The Reds rallied against the Minnesota Twins to win 9-11 in Sarasota on Saturday.
Our newest pitcher, Bronson Arroyo, got the start. Arroyo, who came to the Reds from Boston in exchange for Wily Mo Peña was known by many in the crowd, but not by all. The people in the row behind us were keeping score and seemed to know quite a bit about baseball in general. However, they apparently hadn't heard about the trade and when they saw Arroyo warming up on the field, they didn't know who they were looking at.
Man: That guy is stretching like he's starting. Who's #61?
Woman: (looking in program) Bubba Nelson. Non-roster invitee.
Arroyo started off the first inning with a strike, but the inning got a little rockier from there. After Jason Tyner popped out to the shortstop, Luis Rodriguez singled to left field and Jason Kubel doubled off the wall in center. That set up Justin Morneau for an RBI single to left center before the Twins were done with the first.
Third baseman Edwin Encarnación got the run back and then some in the bottom of the first when he knocked in Tony Womack (who had walked!!) and Felipe Lopez (who had singled) on his double of the left field wall. The score was 1-2 in the Reds' favor after 1.
Arroyo struck out two during a 1-2-3 top of the second. In the bottom of the second, e worked a full count before grounding out to third, and let me tell you, that boy can run. Unfortunately, that was the most interesting thing to happen in the Red's half of the second, so the score remained 1-2.
The top of the third was ugly. After a quick ground out to second, our new pitcher walked two. Another another infield out, and he gave up the three-run bomb to Glenn Williams. The people behind us laughed: he's not making the roster this year, they said.
Josh Rabe followed up the home run with a broken bat double down the left field line that Encarnación just stood and watched go by. It wasn't scored an error, but I hope someone gave him a serious talking to about it. Rob Bowen hit an RBI single to center field to bring the score to 5-2 before Jason Bartett hit into a fielder's choice to finally end the pain of the inning.
Neither Encarnación nor anyone else in the bottom of the third was able to do much productive, and the fourth inning was three-up, three-down for both teams. I was investigating the hot dog situation during the fourth inning, but when I returned, by husband told me that there was a bit of a hubbub in our section when someone thought they spotted David Wells walking to the dugout in a Reds uniform. I think it must have been Rick White, but if it was the people behind us who thought they saw it, who knows.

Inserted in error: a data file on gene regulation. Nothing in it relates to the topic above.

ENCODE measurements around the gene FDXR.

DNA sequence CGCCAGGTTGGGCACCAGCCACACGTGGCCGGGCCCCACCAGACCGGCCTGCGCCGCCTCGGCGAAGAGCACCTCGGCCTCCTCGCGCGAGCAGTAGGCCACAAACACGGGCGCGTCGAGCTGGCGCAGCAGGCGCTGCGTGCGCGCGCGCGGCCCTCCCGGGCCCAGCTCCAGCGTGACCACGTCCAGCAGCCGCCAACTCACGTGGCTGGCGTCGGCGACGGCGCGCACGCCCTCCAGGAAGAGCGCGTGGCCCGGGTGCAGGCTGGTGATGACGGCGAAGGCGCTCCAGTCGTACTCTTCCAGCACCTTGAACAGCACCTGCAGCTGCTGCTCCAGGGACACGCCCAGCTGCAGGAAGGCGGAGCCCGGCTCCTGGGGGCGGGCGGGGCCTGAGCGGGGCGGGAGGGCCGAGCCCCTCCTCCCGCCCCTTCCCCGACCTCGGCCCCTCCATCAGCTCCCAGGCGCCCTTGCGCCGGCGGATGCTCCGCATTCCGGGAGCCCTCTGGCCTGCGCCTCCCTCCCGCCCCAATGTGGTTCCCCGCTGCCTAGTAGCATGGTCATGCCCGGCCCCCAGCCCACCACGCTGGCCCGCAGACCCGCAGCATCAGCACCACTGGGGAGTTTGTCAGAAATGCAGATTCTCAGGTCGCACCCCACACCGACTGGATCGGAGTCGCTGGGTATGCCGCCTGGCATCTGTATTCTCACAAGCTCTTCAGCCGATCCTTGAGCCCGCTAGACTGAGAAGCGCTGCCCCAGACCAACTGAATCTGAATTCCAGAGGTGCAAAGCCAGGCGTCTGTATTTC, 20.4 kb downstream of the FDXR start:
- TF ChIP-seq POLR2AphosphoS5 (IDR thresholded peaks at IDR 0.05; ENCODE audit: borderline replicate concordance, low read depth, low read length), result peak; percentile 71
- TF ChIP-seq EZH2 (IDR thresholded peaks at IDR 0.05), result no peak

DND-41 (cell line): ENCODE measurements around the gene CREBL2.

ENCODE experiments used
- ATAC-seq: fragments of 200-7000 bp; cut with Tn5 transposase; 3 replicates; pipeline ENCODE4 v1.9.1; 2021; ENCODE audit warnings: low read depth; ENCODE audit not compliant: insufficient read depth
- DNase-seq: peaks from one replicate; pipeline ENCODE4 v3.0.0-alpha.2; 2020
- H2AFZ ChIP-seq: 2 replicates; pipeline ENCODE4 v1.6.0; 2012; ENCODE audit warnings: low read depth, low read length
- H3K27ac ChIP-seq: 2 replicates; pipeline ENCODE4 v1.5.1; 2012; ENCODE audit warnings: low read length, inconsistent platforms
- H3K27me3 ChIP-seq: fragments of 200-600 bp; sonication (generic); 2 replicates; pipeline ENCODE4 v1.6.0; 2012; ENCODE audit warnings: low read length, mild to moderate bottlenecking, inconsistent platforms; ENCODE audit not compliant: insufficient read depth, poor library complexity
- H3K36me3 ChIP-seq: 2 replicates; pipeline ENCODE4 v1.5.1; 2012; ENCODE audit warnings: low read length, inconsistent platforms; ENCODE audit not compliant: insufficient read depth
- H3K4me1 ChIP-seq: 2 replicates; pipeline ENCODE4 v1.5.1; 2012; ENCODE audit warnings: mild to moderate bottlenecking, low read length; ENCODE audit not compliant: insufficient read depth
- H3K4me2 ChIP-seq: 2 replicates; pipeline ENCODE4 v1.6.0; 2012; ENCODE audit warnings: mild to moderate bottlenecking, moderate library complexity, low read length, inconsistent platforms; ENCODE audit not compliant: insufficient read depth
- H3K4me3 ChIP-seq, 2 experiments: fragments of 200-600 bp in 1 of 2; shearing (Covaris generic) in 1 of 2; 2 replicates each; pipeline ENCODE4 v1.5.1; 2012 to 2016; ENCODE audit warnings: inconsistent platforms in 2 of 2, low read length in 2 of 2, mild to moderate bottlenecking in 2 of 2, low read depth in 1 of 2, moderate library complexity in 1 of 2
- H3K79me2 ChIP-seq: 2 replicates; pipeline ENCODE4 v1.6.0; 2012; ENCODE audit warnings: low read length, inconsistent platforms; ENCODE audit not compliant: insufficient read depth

The top of the fifth saw one of those great, right-through-the-legs type errors from Tony Womack that eventually allowed an unearned run to score. Arroyo was pinch hit for in the bottom of the fifth by Javier Valentín. He left the game having allowed six runs (five earned) on seven hits through five innings pitched. He struck out three and walked two.
After Jason LaRue's solo shot to right field, the Reds went down in order to bring the score to 6-3 after five. The top of the sixth saw David Weathers face just three batters. He walked one of them, but the runner was erased on a double play.
The home-running really got started in the top of the fifth. Ken Griffey, Jr. led off the inning with a home run to center field. Encarnación popped out to second to set up Adam Dunn for his own solo shot to right field. The scoreboard said, horrifyingly enough, “That ball is DUNN!” The score was 6-5 after six innings, and I was beginning to entertain the glimmer of a notion that the offense might spare the new guy the loss.
The game was starting to fell remarkably like the regular season games last season. Especially when Kent Mercker came in to walk Matt Tolbert, give up a double to Kubel, and hand over a sacrifice fly to Jason Hart to make the score 7-5.
In the bottom of the seventh, Javy doubled off the wall in center field to set up Womack for the RBI single to right center. And despite the fact that Womack successfully stole second base, Griffey popped out to second to end the seventh inning with a score 7-6.
That old familiar came back in the top of the eight when Chris Hammond took the mound. With one out, Bartett doubled down the right field line, and Luis Maza doubled to left field to bring in a run. Dunn actually dove after Maza's double, but only after he'd already gotten a slow start. Tolbert hit into a fielder's choice to score yet another run before Kubel flied out to center to end the top of the eighth with the score at a disappointing 9-6.
But the Reds weren't done. In the bottom of the eighth, Encarnación walked and Frank Menechino pinch ran for him. Or rather, he pinch jogged when Dunn hit his second home run of the game, this one to center field, to bring the score to 9-8. Hatteberg singled into right field. Kata struck out, but Freel singled to right field and Valentín singled to second to load up the bases. Jacob Cruz field out to left field, but Andy Abad walked to tie up the game. Griffey singled to right center for a couple RBI to give the Reds their first lead since the third inning 9-11.
Ryan Wagner pitched the top of the ninth. He struck out Hart, and fell on his butt beating Tiffee to first base. Josh Rabe singled to center field, and took second base on fielder indifference before Wooten grounded out to third to leave the game in the win column for the Reds.
The win brought the Reds' record to 16-10. They would travel to Winter Haven on Sunday to face the Cleveland Indians.